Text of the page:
"... As a fundamental problem in pattern recognition, graph matching has found a variety of applications in the field of computer vision. In graph matching, patterns are modeled as graphs and pattern recognition amounts to finding a correspondence between the nodes of different graphs. There are many way ..."
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Cited by 81 (9 self)
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As a fundamental problem in pattern recognition, graph matching has found a variety of applications in the field of computer vision. In graph matching, patterns are modeled as graphs and pattern recognition amounts to finding a correspondence between the nodes of different graphs. There are many ways in which the problem has been formulated, but most can be cast in general as a quadratic assignment problem, where a linear term in the objective function encodes node compatibility functions and a quadratic term encodes edge compatibility functions. The main research focus in this theme is about designing efficient algorithms for solving approximately the quadratic assignment problem, since it is NPhard. In this paper, we turn our attention to the complementary problem: how to estimate compatibility functions such that the solution of the resulting graph matching problem best matches the expected solution that a human would manually provide. We present a method for learning graph matching: the training examples are pairs of graphs and the “labels” are matchings between pairs of graphs. We present experimental results with real image data which give evidence that learning can improve the performance of standard graph matching algorithms. In particular, it turns out that linear assignment with such a learning scheme may improve over stateoftheart quadratic assignment relaxations. This finding suggests that for a range of problems where quadratic assignment was thought to be essential for securing good results, linear assignment, which is far more efficient, could be just sufficient if learning is performed. This enables speedups of graph matching by up to 4 orders of magnitude while retaining stateoftheart accuracy. 1.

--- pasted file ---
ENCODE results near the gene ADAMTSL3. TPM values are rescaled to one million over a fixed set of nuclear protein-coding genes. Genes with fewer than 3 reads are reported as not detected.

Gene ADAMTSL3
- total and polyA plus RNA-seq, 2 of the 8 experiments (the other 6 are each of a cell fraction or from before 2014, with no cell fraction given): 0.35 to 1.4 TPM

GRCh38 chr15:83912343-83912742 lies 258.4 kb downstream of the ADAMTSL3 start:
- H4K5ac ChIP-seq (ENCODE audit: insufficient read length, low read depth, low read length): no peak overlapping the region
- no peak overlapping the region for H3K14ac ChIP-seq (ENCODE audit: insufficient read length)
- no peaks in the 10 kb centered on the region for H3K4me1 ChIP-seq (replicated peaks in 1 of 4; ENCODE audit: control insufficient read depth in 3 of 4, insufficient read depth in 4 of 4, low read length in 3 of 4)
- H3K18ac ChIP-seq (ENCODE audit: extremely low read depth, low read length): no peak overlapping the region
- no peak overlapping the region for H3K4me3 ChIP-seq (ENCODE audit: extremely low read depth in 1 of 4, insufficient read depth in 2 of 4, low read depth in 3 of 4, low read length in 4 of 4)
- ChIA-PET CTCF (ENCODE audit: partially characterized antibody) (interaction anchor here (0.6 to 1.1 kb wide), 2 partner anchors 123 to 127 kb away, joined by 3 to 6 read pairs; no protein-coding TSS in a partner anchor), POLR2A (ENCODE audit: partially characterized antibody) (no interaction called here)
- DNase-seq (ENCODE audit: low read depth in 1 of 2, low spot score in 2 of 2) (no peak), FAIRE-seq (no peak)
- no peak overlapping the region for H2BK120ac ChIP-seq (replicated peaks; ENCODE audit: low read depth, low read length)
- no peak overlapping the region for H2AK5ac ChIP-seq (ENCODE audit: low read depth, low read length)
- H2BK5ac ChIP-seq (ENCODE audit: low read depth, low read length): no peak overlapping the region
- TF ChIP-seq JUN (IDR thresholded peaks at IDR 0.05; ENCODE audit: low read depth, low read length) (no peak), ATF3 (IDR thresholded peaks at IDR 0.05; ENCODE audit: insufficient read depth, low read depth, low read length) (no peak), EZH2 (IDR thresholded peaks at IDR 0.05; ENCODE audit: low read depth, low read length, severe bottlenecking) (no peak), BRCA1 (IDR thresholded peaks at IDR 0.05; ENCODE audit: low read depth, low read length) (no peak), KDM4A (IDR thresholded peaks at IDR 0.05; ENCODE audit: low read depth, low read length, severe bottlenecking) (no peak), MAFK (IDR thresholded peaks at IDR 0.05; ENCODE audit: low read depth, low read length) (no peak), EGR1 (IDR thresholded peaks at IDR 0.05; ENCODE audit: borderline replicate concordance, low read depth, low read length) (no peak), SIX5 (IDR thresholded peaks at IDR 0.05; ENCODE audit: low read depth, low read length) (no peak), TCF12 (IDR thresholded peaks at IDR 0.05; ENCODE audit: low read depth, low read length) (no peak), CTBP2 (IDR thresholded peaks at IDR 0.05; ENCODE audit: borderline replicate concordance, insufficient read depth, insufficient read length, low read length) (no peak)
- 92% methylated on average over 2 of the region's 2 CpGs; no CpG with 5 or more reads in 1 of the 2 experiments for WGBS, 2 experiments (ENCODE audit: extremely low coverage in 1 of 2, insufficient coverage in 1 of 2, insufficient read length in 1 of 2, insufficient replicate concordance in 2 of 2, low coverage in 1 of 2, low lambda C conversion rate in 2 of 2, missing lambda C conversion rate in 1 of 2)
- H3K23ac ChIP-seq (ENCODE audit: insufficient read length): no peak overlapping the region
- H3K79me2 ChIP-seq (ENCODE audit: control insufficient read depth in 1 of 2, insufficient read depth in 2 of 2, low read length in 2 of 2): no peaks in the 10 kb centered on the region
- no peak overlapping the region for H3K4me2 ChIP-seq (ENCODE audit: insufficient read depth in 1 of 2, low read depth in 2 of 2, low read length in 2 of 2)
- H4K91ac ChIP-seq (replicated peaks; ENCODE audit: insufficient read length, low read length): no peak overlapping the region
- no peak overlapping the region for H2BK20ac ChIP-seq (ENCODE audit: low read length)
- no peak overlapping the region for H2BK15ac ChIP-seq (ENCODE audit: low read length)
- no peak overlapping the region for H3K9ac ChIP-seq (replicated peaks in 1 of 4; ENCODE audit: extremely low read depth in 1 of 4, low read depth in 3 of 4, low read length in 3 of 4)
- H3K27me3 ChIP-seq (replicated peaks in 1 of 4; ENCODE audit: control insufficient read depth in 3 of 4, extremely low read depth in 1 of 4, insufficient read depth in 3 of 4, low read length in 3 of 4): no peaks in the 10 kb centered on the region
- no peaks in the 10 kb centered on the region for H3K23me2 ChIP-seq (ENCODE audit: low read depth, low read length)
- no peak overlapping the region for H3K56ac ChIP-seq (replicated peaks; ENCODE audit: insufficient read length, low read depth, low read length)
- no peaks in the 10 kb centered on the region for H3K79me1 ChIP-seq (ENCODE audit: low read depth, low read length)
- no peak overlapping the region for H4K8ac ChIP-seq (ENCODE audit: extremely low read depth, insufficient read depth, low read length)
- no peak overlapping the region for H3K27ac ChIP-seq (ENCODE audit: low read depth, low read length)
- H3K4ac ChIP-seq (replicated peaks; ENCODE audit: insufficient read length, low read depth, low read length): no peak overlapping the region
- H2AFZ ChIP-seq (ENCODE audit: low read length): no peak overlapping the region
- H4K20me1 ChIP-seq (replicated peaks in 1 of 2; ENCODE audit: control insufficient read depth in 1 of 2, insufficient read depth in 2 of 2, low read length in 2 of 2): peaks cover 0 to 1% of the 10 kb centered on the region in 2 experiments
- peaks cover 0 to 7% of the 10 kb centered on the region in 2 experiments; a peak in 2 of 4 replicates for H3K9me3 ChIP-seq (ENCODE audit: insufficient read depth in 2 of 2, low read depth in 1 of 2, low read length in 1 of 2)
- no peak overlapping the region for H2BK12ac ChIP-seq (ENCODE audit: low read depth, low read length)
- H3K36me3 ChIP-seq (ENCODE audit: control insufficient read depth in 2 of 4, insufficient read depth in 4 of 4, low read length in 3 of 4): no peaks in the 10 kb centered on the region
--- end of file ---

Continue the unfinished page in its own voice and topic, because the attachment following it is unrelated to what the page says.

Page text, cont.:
Video Tooning
, 2004
"... We describe a system for transforming an input video into a highly abstracted, spatiotemporally coherent cartoon animation with a range of styles. To achieve this, we treat video as a spacetime volume of image data. We have developed an anisotropic kernel mean shift technique to segment the video ..."
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Cited by 79 (3 self)
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We describe a system for transforming an input video into a highly abstracted, spatiotemporally coherent cartoon animation with a range of styles. To achieve this, we treat video as a spacetime volume of image data. We have developed an anisotropic kernel mean shift technique to segment the video data into contiguous volumes. These provide a simple cartoon style in themselves, but more importantly provide the capability to semiautomatically rotoscope semantically meaningful regions.